And I've found a way to do that. All the ornaments and gift wrap and Christmas tree rules and holiday rituals are a symbolic and ethereal manifestation of my old Fort Christmas: They keep some things out and some things in and they separate Christmas from our lives. That special holiday feeling that comes around only for a few weeks a year is a great (if sometimes exhausting) way to live, so why do we coop it up to just a few weeks a year? Especially when we don't have to -- especially when we can, as I've done, take a look at the things we like about the holidays, like presents and trips to someplace special, and do those year round, and at the things we don't like about the holidays like elaborate decorations that don't have any special meaning and present a level of concern, and get rid of those?
In past years, I would wait until everyone had gone to bed on Christmas Eve, and I'd come and sit down in the living room with the Christmas tree as the only light. I'd put on Christmas music and sit there quietly, looking at the tree and listening to Christmas music and thinking about the holidays and the past year and the family and the kids and the things that I'd done in the past month, especially, the office parties and Christmas shopping and Egg Nog Milkshakes, until I finally got misty-eyed and went up to bed to sleep a few hours before Oldest, who even at 23 is still the most excited about presents, would wake us up to open gifts.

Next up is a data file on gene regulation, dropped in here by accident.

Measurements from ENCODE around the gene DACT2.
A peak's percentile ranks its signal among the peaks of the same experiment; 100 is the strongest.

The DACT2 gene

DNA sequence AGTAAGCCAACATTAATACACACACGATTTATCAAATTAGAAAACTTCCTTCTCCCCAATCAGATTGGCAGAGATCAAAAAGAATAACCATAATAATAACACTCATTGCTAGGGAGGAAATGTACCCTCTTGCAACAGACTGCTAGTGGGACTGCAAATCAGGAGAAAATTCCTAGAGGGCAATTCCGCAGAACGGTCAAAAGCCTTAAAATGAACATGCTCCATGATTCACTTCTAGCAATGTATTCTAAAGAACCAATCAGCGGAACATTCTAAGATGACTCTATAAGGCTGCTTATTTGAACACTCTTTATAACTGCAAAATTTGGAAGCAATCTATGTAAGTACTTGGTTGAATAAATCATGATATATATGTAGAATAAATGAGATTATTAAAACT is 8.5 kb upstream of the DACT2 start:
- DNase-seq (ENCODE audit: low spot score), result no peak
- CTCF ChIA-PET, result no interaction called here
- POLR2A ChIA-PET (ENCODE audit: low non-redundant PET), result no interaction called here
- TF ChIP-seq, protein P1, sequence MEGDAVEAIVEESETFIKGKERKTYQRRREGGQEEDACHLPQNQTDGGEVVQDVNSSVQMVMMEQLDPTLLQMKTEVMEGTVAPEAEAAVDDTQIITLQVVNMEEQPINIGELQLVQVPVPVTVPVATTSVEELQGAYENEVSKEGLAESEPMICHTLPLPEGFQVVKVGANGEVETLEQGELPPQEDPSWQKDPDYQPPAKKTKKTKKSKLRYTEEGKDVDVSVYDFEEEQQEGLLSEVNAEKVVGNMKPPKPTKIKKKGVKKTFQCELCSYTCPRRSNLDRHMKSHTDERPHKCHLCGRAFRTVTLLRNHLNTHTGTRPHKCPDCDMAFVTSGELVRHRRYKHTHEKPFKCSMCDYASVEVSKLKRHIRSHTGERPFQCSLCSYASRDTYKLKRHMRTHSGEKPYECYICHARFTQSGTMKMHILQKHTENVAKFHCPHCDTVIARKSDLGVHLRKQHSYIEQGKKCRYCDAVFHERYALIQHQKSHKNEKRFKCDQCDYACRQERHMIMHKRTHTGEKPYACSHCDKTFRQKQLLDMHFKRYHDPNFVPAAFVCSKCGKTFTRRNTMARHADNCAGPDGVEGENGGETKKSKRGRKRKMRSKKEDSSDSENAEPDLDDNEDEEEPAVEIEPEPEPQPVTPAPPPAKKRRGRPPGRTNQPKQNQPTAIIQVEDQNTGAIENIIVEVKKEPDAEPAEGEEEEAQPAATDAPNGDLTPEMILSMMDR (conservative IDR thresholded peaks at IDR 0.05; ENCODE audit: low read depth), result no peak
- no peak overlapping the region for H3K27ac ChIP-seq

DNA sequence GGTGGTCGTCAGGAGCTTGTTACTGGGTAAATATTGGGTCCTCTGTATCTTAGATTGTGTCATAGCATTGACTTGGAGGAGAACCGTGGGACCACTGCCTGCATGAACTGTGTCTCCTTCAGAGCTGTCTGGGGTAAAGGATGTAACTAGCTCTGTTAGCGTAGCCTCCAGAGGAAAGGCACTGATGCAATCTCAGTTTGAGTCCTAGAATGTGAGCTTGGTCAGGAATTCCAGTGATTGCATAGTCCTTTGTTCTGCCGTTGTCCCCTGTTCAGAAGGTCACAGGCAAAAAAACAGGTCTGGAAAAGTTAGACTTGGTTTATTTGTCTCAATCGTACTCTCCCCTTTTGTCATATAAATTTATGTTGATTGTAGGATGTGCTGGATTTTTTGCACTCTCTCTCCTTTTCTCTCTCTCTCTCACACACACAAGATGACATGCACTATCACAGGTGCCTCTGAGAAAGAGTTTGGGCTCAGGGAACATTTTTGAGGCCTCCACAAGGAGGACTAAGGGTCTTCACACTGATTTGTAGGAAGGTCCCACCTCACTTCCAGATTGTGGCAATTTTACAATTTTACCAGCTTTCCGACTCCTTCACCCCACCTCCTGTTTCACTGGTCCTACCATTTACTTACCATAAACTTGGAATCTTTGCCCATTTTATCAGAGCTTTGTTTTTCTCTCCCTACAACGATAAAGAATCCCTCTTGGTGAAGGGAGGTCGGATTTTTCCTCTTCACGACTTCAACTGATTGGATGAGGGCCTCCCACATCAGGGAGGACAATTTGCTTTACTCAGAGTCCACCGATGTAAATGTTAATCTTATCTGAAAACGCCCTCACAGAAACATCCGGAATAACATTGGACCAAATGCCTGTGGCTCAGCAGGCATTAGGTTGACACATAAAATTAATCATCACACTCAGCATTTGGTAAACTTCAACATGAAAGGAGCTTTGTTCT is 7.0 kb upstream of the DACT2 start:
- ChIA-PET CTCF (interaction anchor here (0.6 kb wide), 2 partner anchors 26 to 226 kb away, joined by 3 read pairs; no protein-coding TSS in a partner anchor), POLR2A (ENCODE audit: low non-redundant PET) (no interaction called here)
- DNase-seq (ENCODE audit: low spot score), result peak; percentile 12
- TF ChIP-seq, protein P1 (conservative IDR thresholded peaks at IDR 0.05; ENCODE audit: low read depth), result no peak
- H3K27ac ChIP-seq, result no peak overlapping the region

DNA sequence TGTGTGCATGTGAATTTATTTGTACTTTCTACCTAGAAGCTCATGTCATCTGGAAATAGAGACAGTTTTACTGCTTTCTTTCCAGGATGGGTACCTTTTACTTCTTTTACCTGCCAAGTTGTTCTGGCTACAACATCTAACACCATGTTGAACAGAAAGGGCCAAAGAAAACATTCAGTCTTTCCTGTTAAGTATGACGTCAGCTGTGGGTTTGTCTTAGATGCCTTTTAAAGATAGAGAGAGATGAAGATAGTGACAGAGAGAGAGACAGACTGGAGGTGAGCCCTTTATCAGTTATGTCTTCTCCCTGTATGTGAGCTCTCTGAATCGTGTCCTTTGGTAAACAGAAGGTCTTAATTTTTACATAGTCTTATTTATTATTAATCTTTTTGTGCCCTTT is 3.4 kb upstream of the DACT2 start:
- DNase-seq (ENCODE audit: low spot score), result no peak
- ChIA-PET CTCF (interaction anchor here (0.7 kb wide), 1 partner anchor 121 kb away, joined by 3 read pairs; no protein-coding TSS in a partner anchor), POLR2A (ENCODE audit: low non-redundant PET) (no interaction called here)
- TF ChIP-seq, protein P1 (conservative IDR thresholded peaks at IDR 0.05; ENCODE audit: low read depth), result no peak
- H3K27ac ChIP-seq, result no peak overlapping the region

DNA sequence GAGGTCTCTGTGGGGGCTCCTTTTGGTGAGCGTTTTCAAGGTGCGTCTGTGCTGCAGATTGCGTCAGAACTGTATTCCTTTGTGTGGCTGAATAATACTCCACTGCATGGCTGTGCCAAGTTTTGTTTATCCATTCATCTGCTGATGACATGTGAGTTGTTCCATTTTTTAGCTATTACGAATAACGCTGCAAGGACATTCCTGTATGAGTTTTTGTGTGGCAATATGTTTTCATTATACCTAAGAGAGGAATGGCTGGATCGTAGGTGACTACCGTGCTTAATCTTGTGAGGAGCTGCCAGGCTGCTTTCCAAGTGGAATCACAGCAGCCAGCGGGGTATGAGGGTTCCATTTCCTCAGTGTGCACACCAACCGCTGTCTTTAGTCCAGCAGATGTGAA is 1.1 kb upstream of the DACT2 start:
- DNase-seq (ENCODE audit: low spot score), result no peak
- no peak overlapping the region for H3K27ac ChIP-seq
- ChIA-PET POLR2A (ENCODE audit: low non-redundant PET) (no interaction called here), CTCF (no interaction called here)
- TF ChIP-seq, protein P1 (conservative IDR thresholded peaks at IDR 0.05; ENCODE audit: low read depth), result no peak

I did that on Christmas Eve because it was the last possible time before the end of the holiday, it was the last time that Christmas would still be in the future, not the past, the last time that year that I'd still be savoring the yet-to-comeness of everything Christmas stands for and so all the emotions and memories would still feel fresh. By Christmas Day, that feeling would fade as everything fun lay behind us and regular life lay in front of me, long months of winter and spring and summer full of just... life.
I did that because I wanted to savor that pent-up exhilaration and happiness and frosty-windowed specialness that Christmas (and, to a lesser extent, all holidays and birthdays) bring about, before it dissipated.